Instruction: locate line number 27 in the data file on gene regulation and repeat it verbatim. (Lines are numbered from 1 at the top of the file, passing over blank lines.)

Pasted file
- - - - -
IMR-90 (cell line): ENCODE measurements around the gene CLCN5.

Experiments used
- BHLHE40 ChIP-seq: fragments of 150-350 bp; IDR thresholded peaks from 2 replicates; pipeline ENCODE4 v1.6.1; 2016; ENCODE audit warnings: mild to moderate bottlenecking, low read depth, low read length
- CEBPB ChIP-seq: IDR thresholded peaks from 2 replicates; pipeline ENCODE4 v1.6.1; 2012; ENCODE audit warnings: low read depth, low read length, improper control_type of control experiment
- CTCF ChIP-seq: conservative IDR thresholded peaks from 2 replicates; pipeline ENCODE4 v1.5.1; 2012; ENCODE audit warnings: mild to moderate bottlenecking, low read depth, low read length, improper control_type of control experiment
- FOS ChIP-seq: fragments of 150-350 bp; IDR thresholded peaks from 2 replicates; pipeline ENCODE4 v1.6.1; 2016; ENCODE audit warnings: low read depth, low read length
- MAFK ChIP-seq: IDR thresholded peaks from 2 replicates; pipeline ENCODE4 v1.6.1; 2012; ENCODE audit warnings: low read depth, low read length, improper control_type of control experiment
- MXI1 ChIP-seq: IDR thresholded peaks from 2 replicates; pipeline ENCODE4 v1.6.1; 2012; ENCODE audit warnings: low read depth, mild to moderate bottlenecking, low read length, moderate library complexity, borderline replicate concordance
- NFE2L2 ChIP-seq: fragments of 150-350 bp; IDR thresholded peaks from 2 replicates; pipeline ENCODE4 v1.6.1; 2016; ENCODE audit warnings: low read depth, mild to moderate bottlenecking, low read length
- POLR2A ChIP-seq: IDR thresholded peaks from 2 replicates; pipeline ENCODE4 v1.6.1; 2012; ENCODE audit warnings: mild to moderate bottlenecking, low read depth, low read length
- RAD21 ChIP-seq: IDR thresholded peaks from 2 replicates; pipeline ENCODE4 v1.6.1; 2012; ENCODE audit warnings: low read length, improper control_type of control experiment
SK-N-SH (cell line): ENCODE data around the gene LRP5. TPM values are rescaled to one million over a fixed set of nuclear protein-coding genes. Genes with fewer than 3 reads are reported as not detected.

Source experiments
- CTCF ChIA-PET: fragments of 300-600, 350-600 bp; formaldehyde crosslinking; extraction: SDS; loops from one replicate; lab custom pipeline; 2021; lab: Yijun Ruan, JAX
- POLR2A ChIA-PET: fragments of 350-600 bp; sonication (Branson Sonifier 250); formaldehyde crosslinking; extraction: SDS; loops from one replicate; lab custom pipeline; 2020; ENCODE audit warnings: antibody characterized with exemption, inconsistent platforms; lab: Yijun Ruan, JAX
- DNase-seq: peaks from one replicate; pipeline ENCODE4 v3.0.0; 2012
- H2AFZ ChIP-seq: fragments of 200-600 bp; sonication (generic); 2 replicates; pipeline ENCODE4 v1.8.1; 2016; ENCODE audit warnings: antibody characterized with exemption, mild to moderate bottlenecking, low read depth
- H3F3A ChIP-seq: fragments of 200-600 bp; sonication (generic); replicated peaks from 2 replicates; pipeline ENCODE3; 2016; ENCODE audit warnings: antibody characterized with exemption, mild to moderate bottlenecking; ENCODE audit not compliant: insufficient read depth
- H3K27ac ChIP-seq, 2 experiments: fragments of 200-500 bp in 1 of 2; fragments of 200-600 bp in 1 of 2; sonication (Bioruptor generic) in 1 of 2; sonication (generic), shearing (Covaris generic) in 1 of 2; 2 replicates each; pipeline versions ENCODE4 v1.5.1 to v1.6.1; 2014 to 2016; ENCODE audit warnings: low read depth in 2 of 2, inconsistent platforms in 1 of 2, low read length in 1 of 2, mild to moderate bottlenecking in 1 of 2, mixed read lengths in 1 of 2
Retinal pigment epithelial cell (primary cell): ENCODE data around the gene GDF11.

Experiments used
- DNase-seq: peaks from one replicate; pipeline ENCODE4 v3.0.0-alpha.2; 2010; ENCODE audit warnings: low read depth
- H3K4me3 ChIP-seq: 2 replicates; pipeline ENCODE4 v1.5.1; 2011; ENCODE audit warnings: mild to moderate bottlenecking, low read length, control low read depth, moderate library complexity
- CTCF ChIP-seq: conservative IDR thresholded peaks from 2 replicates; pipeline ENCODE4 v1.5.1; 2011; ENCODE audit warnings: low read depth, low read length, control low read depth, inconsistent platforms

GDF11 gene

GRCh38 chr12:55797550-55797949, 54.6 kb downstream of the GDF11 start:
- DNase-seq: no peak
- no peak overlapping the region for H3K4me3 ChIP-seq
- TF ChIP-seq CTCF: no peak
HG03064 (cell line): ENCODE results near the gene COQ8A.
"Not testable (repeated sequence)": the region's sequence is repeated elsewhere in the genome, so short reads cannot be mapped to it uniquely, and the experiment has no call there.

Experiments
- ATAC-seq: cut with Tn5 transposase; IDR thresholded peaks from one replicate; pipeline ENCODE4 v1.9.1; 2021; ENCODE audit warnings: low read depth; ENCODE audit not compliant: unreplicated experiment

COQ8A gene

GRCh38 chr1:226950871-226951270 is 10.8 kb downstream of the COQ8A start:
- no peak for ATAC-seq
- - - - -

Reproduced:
- DNase-seq: no peak